Two years ago, I had written a brief essay on Prophet Muhammad’s (PBUH) mystic Night Journey to Jerusalem and then further into Heaven which is commemorated by many Muslims today, 27 Rajab, al-’Isrā’ wal-Mi‘rāj. According to the Holy Qur’an (Q17:1) and aḥādīth the Prophet was taken to the “furthest mosque”, al-masjid al-aqsa,by al-Buraq, the mythical white-winged mare, and ascended to heaven from the Rock on the Temple Mount. The journey took place about one year before the Prophet’s hijra, 621 CE, and he testified afterwards to the Quraysh of Makkah what he had seen in Jerusalem. But what had he actually seen?
Fact of the matter is that during a rather short period of time, between 614 and 629, Christian almost three centuries long control over Jerusalem had been adjourned by Persian rule. In 614 Jerusalem had been besieged for 21 days by the army of Shah Khosrau II’s General Sharbaraz and after the city’s surrender most Christian inhabitants were massacred and all churches destroyed. Even the True Cross was taken as a trophy to the Capital Ctesiphon. But Persian reign lasted only until 629 when the Byzantine emperor Heraclius reconquered the city and returned the True Cross to the rebuilt Holy Sepulchre.
What the Prophet of Islam might have seen when for the first and last time in Jerusalem I had mainly derived from Oleg Grabar’s book on early Islamic Jerusalem, The Shape of the Holy (Princeton University Press, Princeton, New Jersey 1996) which provides some computer-generated images of the city around 600 CE, one and a half decade before the Persian conquest. One has to assume that in 621, the year of the mystical Night Journey, the Church of the Holy Sepulchre, the Church of Resurrection, and the Church on Mt. Zion commemorating the Last Supper and the large Church Nea Ekklesia of the Theotokos laid in ruins.
A few decades after the Muslim conquest of Jerusalem in 638 CE, around 700 CE, the Umayyad Caliphs Abd’ al-Malik and his son al-Walid erected, in commemoration of Muhammad’s Night Journey, the Dome of the Rock (from where he ascended to Heaven) and the al-Aqsa Mosque on the Temple Mount, the site of Solomon’s First and post-Babylonian exile Second Temple, and Herod’s reconstruction which had finally been destroyed in 135 CE by the troops of Roman Emperor Hadrian.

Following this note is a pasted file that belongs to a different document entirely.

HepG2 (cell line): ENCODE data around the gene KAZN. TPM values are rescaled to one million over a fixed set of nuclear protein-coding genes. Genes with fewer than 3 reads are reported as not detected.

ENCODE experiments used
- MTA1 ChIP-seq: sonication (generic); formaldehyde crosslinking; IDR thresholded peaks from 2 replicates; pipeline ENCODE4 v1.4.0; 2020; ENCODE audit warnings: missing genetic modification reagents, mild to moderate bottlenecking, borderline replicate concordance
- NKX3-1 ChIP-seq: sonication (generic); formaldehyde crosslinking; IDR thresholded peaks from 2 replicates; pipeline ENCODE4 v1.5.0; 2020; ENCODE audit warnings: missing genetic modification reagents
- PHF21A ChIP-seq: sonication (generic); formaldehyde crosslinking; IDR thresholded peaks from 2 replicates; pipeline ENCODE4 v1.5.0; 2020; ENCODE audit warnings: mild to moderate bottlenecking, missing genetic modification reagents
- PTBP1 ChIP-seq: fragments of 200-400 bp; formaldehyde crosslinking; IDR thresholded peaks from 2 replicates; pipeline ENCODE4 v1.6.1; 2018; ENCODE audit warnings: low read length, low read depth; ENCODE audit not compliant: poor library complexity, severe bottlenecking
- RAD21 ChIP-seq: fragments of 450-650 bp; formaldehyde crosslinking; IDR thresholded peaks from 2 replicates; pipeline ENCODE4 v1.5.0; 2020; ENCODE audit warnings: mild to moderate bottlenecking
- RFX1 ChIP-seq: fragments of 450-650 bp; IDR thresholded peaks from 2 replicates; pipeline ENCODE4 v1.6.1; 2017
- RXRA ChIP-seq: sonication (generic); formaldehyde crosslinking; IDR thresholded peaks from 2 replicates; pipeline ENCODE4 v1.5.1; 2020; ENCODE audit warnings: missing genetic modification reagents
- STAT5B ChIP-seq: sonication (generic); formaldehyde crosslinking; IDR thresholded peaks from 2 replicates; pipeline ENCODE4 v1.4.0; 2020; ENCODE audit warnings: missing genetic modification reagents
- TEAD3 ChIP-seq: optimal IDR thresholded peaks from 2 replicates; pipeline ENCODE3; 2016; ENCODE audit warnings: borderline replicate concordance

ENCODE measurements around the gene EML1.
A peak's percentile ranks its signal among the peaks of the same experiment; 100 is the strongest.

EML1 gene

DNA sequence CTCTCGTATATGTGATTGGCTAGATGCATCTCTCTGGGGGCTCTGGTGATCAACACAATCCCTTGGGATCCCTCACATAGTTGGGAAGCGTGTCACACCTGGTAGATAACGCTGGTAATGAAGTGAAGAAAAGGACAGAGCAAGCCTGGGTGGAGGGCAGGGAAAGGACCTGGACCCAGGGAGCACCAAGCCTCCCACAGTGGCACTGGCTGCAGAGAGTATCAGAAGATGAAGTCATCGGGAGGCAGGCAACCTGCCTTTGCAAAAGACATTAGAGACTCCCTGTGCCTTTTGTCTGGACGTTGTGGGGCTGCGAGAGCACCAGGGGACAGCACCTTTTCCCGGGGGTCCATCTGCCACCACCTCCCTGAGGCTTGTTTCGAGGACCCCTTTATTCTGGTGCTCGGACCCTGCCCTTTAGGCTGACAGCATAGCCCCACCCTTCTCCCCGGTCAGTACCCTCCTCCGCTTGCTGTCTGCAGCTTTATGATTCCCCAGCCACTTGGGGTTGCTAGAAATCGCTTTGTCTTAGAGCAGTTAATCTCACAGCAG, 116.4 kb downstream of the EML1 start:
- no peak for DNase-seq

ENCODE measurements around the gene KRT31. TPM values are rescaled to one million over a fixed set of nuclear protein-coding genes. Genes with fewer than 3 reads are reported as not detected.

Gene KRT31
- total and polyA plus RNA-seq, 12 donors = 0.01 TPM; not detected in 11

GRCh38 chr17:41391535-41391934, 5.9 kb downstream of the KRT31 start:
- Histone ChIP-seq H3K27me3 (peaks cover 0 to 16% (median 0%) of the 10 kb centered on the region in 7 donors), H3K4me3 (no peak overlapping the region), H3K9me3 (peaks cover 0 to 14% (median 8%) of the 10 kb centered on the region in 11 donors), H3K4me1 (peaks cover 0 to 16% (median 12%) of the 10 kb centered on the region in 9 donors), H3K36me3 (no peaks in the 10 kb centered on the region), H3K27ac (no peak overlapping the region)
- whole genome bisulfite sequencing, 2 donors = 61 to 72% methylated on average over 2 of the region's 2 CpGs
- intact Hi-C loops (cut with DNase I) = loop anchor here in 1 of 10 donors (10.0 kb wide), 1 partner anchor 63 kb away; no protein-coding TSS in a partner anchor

Oleg Grabar, who has deceased last year, has co-edited with Benjamin Z. Kedar of The Hebrew University of Jerusalem Where Heaven and Earth Meets: Jerusalem’s Sacred Esplanade (Yad Ben-Zvi Press, Jerusalem and the University of Texas Press, Austin, Texas 2009) which assembles an impressive panel of Christian, Jewish and Muslim scholars who present many unknown facts in three thousand years’ history and stunningly illuminate the unique historical, religious, spiritual, cultural, and political importance of this true interface between, focus of, the three monotheistic, revealed, religions (the not less-charged significance for Christians is derived from Jesus’ relation with and acts in Herod’s Temple). The for Jews significant Western Wall of the Esplanade is not forgotten in the account.
Due to the unsolved political situation of Israel occupying East Jerusalem, al-Haram al-Sharif, the Noble Sanctuary, is seriously endangered. But there is hope. Grabar, in a personal statement, concludes:
“There are legal and technical mechanisms for the preservation of what is deemed beautiful and historically significant, but the implementation of these mechanisms requires decisions about governance and responsibility which cannot be exclusively in the hands of political and religious authorities. Alternate possibilities, through UNESCO for instance, have failed so far. But, if one mediates on the eschatological component of the Haram as the space where Go[o]d will be made prevail and man will be judged, one can perhaps imagine that a space shaped by the Antique world long gone and constantly enhanced by the living culture of Islam could become a place for reconciliation and mutual understanding rather than of strife and contest. Hope springs eternal.” (Emphasis added.)
June 17, 2012 @ 17:20
Last modified June 17, 2012.
Al Aqsa (Arabic المسجد الاقصى, ) is “The furthest mosque” or “furthest place of worship,” mentioned in the Quran as masjid al-Aqsa, the destination of Muhammad in his magical night journey (al Isra), in which, according to Muslim tradition, the angel Gabriel took him on the horse Al-Buraq from Mecca to the furthest mosque and thence to heaven and hell. However, there is some dispute as to whether the “masjid al-Aqsa” of the Qur’an refers to the mosque in Jerusalem, as no mosque or Muslim holy place existed there in the time of Muhammad, and many Muslim scholars assumed that the masjid al-Aqsa was a place inside Arabia.